The Solomon Islands is a fragile, post-conflict country. The small nation went through a period of conflict from 1998-2003, known as ‘the tensions,’ which led to deployment of a regional peacekeeping and assistance mission in 2003. Long standing unresolved disputes remained however, and violent riots occurred again in 2006. The government was already grappling with a confluence of continued fragility, high population growth in Honiara (with an estimated 33 percent of the population living below the poverty line), and high unemployment when the 2009 global economic crisis hit its shores. Against this backdrop, the government sought support from the international community to help address the effects of the crisis, including social unrest associated with the economic downturn. Urban under-employment, especially among youth, remains a large problem in the capital of Honiara.
The project aims to assist the most vulnerable of Honiara’s population, particularly youth and women, by increasing their income through short-term, labor-intensive employment activities.
The project was processed as a Rapid Response to Crises and Emergencies Operation, and financed by the International Development Association (IDA), the State and Peace-Building Fund (SPF), and the Pacific Region Infrastructure Facility (PRIF). This mix of funding allowed the World Bank team to mobilize funds rapidly and to focus on executing a small portion of the overall initiative. This approach ensured that the project reached beneficiaries quickly, as many start-up activities were undertaken in parallel with IDA grant processing. Work activities are primarily focused on rubbish collection, stream and coastal cleanup, road upgrading and maintenance.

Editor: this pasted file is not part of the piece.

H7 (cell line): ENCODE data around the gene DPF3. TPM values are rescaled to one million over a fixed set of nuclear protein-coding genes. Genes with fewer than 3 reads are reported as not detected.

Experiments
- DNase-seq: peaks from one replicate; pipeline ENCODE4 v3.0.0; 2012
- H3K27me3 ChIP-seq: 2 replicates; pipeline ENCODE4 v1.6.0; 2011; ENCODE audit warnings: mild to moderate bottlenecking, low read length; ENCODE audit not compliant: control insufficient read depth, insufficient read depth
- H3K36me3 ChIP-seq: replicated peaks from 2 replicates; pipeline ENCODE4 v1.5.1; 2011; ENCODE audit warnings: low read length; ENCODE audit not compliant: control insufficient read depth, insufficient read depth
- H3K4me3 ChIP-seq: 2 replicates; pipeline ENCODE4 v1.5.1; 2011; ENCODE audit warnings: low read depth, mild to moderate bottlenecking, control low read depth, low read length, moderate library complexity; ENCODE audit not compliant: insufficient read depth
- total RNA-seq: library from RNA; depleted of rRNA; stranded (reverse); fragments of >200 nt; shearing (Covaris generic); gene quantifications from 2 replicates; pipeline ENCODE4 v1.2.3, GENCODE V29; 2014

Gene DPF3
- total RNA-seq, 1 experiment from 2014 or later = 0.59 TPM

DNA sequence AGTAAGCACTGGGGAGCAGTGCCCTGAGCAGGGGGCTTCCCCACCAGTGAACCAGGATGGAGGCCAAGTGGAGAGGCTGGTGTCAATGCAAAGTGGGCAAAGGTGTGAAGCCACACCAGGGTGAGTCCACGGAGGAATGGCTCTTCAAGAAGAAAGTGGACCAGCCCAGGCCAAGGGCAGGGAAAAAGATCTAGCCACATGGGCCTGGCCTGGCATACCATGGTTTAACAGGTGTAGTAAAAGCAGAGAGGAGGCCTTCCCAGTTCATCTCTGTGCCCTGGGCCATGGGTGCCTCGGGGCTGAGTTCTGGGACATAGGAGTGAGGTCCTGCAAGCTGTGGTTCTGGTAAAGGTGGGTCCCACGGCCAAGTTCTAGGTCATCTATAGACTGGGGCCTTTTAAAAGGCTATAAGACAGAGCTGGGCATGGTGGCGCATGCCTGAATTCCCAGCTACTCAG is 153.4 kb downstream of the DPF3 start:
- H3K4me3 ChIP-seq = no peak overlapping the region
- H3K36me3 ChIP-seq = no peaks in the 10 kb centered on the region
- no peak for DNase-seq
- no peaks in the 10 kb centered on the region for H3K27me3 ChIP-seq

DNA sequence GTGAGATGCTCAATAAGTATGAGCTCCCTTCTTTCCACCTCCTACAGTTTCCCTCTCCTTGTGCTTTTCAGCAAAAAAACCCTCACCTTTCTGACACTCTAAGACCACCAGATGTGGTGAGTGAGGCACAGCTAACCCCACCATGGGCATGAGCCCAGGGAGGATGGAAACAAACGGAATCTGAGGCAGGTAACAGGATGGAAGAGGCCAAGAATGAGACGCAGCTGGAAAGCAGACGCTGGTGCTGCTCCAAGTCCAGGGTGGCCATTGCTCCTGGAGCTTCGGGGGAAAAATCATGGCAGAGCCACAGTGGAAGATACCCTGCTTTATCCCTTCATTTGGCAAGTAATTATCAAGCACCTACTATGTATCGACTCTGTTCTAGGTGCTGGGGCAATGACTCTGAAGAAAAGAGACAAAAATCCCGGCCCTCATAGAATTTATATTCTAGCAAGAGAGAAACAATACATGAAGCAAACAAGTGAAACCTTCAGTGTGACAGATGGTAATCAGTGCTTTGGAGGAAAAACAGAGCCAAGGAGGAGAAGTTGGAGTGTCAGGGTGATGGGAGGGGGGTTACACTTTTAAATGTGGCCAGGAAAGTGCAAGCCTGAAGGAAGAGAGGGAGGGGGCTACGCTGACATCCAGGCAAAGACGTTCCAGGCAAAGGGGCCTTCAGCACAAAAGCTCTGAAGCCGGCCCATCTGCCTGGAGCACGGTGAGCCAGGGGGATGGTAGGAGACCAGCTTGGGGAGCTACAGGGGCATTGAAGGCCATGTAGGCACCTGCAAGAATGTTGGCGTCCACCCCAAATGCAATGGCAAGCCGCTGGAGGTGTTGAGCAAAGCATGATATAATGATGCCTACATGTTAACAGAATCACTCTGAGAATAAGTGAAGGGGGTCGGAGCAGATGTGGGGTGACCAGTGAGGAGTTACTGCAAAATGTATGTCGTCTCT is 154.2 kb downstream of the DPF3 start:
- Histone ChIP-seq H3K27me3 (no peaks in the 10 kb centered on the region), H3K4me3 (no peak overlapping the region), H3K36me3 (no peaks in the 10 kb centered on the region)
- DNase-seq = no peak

From June 2010 to end September 2012, the project has:
- Created over 287,000 person-days of work (about 60 percent of its targeted 500,000 person days of work)
- Paid out approximately US$1,153,735 to urban poor in Honiara
Provided over 4,500 people with workplace training and employment, working an average of 60 days each
- Included the participation of about 57 percent women
- Included the participation of about 51 percent youth
- Involved more than 570 youth, women and community groups throughout the city
- Completed 870 meters of community concrete footpaths at 15 sites.
Most of the job creation has been in rubbish collection and the clearing of streams and beaches, road rehabilitation and maintenance, and other urban renewal work. A program of basic pre-employment training is providing skills, attitudes and practices valued by employers in the formal economy and job market.